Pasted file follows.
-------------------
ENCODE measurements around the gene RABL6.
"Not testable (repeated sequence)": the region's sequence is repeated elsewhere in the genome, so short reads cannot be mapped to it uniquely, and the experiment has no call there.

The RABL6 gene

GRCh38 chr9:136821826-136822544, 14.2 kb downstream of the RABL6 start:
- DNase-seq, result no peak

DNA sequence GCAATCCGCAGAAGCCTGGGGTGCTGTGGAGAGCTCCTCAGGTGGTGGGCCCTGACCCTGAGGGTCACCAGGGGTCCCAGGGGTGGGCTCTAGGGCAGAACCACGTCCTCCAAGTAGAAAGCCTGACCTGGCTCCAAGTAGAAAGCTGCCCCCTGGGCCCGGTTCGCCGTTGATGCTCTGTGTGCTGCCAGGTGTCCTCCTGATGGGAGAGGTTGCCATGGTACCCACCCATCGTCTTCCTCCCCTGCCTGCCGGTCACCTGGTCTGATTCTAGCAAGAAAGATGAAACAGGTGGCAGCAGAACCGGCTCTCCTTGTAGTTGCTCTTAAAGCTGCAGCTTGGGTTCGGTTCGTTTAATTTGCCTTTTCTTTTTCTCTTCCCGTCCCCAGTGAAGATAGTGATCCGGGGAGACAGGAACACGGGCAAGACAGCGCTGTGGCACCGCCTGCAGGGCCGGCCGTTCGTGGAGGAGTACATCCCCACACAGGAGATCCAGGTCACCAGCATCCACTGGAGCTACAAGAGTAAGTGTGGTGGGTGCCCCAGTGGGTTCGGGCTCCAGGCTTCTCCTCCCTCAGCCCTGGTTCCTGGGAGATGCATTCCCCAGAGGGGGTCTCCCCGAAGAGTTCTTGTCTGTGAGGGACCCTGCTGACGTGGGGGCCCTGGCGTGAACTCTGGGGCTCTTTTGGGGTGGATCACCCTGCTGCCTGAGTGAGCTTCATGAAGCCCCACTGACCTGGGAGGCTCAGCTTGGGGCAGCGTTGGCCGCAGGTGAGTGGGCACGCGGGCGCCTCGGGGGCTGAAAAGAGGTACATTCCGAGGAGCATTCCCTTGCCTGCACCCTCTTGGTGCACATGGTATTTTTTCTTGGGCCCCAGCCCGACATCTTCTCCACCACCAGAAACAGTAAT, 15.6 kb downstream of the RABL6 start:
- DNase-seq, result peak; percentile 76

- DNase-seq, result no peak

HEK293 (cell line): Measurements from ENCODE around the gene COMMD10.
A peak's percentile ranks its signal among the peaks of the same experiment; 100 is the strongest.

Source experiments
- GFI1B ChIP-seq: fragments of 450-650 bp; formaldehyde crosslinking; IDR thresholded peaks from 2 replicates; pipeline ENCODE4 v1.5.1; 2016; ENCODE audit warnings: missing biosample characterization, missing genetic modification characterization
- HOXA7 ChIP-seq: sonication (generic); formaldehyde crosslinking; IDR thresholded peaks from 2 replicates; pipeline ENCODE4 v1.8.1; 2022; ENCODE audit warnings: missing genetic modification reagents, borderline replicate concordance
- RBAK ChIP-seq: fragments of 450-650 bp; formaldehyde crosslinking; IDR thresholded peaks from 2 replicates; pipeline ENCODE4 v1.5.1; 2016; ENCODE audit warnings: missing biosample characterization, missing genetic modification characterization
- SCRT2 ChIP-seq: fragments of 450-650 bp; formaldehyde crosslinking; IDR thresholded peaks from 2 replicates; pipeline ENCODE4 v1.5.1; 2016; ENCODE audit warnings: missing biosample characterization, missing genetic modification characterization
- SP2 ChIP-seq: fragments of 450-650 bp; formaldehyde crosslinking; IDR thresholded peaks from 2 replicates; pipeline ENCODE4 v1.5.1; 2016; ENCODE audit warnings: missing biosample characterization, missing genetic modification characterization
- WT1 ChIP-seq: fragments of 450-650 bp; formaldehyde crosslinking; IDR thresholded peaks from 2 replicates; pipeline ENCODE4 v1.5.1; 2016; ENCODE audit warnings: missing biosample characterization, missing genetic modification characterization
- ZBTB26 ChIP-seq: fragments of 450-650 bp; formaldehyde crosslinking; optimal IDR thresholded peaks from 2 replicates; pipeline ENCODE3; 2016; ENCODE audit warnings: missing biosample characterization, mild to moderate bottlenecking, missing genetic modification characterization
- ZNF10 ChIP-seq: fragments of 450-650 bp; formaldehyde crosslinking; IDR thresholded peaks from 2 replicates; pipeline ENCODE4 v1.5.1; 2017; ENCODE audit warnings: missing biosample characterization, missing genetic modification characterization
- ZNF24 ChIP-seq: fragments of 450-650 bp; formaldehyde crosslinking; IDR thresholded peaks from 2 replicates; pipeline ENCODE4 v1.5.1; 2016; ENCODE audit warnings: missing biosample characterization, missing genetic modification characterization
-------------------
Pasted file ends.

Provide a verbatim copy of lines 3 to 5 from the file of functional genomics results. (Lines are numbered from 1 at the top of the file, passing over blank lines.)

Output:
The RABL6 gene

GRCh38 chr9:136821826-136822544, 14.2 kb downstream of the RABL6 start:
- DNase-seq, result no peak